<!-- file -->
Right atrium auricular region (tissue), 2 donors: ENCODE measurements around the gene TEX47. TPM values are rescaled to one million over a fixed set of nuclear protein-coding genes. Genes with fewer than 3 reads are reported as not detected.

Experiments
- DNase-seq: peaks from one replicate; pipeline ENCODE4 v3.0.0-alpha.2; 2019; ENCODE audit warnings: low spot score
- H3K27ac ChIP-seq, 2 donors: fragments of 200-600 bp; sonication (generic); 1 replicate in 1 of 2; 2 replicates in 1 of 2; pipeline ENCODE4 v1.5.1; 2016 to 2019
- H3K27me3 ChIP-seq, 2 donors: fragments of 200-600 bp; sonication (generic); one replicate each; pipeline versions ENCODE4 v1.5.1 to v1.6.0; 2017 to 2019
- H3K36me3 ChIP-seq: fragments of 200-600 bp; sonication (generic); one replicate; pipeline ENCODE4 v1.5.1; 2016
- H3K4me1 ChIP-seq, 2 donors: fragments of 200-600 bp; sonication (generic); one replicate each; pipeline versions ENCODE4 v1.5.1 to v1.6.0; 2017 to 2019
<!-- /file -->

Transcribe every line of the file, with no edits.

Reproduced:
Right atrium auricular region (tissue), 2 donors: ENCODE measurements around the gene TEX47. TPM values are rescaled to one million over a fixed set of nuclear protein-coding genes. Genes with fewer than 3 reads are reported as not detected.

Experiments
- DNase-seq: peaks from one replicate; pipeline ENCODE4 v3.0.0-alpha.2; 2019; ENCODE audit warnings: low spot score
- H3K27ac ChIP-seq, 2 donors: fragments of 200-600 bp; sonication (generic); 1 replicate in 1 of 2; 2 replicates in 1 of 2; pipeline ENCODE4 v1.5.1; 2016 to 2019
- H3K27me3 ChIP-seq, 2 donors: fragments of 200-600 bp; sonication (generic); one replicate each; pipeline versions ENCODE4 v1.5.1 to v1.6.0; 2017 to 2019
- H3K36me3 ChIP-seq: fragments of 200-600 bp; sonication (generic); one replicate; pipeline ENCODE4 v1.5.1; 2016
- H3K4me1 ChIP-seq, 2 donors: fragments of 200-600 bp; sonication (generic); one replicate each; pipeline versions ENCODE4 v1.5.1 to v1.6.0; 2017 to 2019